As the housing market remains tight, experts say real estate fraud has spiked in the US
- Real estate professionals say they've seen a surge in housing fraud over the past year.
- It's a consequence of tight conditions sparking desperation from both buyers and sellers.
When fraud victims contact Mark Berman, an attorney at Ganfer Shore that frequently deals with cases of real estate fraud, they're often distraught. Many of them were close to closing on a property when they received a legitimate-looking email or text asking them to wire a chunk of money to wrap up the deal.
It becomes clear later that the request was sent by a fraudster, part of a wave of similar scams looking to take advantage of frustrated homebuyers and sellers clamoring to transact in a tough market.
Berman and other industry professionals told Insider that real estate fraud has surged, a trend that's being driven by tight market conditions. With high interest rates and anemic transaction volume, homebuyers, sellers, and brokers are often trying to close deals as fast as possible, experts say, and this can make it easy to miss a scammer.
Analytics firm CoreLogic found that the risk for property fraud in which a seller misrepresents information about a house on the market, increased 23% in the second quarter of 2022 from the prior year.
Wire fraud — when a fraudster siphons money from the buyer at some point in the transaction — and title fraud — in which a scammer transfers a the title of a property to an illicit third party — have also spiked.
Transactions where wire and title fraud were a risk factor notched an all-time-high in the fourth quarter of 2022, according to data from FundingShield, with a little over half of all transactions bearing potential signs of wire and title fraud risk. That's nearly double the risk of this kind of fraud seen in 2021, FundingShield told Insider.
Though Berman said it was difficult to estimate an exact number, he says that real estate fraud cases have gone up "exponentially" in recent years, with his clients often including home buyers, brokers, and real estate lawyers. Though some of his clients are industry professionals, they also fall into traps set by fraudsters simply because of how clever some of the scams have become.
"Some scams are so damn good," Berman said. "Scams are getting very sophisticated and real estate agents, brokers, they're not keeping up."
Why is this happening?
The spike in fraud comes at time of shifting dynamics in the US housing market.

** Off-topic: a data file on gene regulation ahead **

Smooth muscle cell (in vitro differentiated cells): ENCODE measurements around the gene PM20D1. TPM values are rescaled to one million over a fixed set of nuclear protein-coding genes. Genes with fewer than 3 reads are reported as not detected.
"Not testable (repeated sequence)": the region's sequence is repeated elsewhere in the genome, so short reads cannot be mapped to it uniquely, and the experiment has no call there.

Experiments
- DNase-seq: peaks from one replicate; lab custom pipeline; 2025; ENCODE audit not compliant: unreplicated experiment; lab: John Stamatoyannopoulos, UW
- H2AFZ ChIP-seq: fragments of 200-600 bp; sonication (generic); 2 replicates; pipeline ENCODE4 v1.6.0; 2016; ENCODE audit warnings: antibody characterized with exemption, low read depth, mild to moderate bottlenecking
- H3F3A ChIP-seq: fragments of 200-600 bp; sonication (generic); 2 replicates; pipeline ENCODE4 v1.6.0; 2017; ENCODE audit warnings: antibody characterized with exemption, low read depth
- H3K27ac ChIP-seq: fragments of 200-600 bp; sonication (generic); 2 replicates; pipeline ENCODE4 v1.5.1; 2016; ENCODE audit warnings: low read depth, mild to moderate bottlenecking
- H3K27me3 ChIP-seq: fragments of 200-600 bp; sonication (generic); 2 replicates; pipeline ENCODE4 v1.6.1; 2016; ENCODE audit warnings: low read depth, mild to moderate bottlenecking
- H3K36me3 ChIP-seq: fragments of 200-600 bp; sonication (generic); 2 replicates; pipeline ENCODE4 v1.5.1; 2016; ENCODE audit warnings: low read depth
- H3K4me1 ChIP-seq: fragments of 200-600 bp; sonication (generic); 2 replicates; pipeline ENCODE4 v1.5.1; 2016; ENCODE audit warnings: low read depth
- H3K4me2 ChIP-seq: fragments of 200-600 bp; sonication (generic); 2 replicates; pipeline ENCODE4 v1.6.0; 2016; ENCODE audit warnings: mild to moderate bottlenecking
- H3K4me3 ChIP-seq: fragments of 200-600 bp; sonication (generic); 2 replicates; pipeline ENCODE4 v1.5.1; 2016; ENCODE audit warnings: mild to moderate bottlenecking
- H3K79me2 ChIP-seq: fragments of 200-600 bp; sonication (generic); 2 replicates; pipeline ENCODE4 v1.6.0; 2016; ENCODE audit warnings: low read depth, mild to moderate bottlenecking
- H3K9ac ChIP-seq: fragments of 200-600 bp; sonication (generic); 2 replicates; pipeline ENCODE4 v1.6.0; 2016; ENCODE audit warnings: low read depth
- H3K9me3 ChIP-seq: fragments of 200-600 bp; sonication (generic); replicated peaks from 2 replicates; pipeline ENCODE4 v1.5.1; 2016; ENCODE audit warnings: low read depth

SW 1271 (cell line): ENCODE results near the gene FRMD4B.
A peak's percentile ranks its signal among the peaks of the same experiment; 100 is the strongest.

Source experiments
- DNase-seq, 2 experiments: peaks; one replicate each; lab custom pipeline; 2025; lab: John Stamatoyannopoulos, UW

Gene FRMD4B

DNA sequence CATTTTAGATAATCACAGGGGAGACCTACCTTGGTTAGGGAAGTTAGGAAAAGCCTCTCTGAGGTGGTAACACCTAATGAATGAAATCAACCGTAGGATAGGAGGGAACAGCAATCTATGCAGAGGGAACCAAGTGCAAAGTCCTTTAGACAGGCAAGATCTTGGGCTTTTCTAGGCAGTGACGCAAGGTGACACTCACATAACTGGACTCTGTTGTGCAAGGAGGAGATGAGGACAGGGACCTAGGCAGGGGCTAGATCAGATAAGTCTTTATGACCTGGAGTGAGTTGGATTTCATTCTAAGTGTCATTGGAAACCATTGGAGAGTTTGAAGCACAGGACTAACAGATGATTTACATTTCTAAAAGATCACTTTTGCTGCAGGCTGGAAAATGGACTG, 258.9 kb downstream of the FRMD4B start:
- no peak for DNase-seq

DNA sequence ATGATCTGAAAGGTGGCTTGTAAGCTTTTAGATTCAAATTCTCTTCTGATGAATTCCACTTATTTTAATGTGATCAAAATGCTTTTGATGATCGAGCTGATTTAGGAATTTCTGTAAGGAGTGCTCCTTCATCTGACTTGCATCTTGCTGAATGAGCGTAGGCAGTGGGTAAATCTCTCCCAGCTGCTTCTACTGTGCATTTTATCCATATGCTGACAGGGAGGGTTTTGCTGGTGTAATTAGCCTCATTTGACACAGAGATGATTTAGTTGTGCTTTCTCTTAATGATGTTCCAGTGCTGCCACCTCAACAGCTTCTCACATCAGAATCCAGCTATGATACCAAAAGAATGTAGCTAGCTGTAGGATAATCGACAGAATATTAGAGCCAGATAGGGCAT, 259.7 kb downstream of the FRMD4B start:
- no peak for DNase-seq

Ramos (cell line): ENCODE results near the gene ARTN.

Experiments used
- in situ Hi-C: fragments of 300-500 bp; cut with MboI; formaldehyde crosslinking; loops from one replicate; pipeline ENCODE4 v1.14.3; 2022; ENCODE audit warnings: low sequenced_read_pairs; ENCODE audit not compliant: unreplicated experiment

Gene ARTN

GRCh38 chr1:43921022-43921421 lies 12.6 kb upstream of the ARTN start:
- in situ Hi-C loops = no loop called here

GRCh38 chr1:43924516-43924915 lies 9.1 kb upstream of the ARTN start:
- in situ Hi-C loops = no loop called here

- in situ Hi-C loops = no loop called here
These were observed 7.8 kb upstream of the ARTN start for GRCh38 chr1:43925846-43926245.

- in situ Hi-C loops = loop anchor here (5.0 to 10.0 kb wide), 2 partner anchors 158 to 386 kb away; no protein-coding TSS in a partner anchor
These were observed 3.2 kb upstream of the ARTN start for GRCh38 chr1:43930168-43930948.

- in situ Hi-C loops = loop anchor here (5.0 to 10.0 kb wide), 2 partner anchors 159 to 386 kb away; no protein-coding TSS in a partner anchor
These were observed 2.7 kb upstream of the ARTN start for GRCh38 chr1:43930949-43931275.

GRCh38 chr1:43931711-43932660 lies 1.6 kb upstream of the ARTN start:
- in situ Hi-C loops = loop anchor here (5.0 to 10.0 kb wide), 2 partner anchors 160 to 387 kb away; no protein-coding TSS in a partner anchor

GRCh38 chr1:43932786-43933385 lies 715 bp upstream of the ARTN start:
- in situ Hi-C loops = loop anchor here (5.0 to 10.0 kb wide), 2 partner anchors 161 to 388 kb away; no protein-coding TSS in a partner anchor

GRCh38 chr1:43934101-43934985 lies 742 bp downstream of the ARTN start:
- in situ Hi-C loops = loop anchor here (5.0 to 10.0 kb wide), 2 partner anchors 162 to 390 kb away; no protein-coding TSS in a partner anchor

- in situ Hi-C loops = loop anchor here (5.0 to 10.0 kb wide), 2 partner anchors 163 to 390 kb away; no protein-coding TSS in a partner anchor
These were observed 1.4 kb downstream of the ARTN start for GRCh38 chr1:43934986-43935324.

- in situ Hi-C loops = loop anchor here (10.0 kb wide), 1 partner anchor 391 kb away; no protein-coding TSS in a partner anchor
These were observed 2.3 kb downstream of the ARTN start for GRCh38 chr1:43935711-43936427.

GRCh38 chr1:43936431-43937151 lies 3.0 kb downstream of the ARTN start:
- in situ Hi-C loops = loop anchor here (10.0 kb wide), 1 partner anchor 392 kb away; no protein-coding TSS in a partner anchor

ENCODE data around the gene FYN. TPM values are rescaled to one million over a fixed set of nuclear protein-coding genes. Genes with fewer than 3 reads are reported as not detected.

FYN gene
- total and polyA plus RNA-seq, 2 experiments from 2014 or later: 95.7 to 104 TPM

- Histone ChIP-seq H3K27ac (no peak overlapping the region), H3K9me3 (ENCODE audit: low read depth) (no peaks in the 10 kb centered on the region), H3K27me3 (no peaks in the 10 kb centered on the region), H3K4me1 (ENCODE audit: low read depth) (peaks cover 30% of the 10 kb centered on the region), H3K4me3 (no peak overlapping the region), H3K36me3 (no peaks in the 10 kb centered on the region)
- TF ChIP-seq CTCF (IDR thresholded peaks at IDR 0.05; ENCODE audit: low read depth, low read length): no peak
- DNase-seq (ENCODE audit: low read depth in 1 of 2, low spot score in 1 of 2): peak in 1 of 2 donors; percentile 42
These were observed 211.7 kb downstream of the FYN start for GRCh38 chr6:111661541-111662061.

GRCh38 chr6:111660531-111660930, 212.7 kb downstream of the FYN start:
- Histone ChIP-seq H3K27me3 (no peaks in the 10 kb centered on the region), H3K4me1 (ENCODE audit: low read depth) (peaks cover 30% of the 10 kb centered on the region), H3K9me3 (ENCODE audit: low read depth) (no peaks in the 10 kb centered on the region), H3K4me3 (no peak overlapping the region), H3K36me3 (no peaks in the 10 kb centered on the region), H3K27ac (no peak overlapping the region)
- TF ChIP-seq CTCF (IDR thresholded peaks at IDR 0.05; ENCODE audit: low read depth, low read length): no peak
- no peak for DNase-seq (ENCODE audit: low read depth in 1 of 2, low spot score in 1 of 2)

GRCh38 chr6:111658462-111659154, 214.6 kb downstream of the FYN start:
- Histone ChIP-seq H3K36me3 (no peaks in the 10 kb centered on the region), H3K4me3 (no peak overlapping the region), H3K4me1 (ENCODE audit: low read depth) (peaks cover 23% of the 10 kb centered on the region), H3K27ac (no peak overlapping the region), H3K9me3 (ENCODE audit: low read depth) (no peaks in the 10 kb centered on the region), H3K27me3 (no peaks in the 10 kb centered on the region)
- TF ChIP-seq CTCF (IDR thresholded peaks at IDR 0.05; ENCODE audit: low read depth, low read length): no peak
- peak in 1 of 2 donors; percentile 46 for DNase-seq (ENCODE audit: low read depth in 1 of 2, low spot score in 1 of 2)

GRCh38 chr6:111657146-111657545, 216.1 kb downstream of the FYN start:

Rates on the 30-year fixed mortgage soared from pandemic lows to touch 7% in late 2022 and have hovered near that level since. Meanwhile, home sales, housing starts, and new home listings have all cratered, leading some experts over the last year to warn of a housing market crash that could bring on a steep correction in home prices.
But while some prospective buyers have been sidelined, those who are in the market are increasingly desperate to close, experts say, leading to a rise in questionable deal-making.
According to CoreLogic's principal of industry solutions, Bridget Berg, it's becoming harder for people to sell homes as the cost of borrowing stays near a record high. That's helped drive higher instances of property fraud.
Wire fraud has increased for similar reasons, according to FundingShield CEO Ike Suri. Higher interest rates and sluggish housing activity create more pressure for real estate professionals to close on a deal, which can mean they're not properly verifying if an email or a text is from a legitimate sender.
"Chaos creates a perfect time for cyber criminals to take advantage of these, especially in the housing industry," he said, adding that each transaction between parties is an opportunity for a fraudster to strike.
"They end up being exposed to phishing, hacking, spoofing, to name the different schemes out there."
Berg told Insider that she expected to see an uptick in mortgage fraud in coming years, with CoreLogic's National Mortgage Application Fraud Index having increased 30% from its low during the pandemic. The index is a predictive tool, currently suggesting 30% higher risk of fraud in mortgage applications.
Kip Medrygal, a partner at Locke Lorde who also frequently encounters real estate fraud cases, told Insider he too is expecting an increase in scams, though it's also contingent on housing demand and other market conditions.
He speculates that fraud could increase as much as 20%-25% over the next few years if the market remains tight.
The shifting market dynamics have experts divided over where US housing goes from here. The Fed is expected to pull back on high interest rates later this year, which could influence a decline in mortgage rates.
Nadia Evangelou, chief economist at the National Association of Realtors, previously told Insider that she believed easing interest rate expectations would help the market avoid a crash. She said that housing sales likely bottomed out in early 2023, with the year overall set to be a "turning point" for the market.
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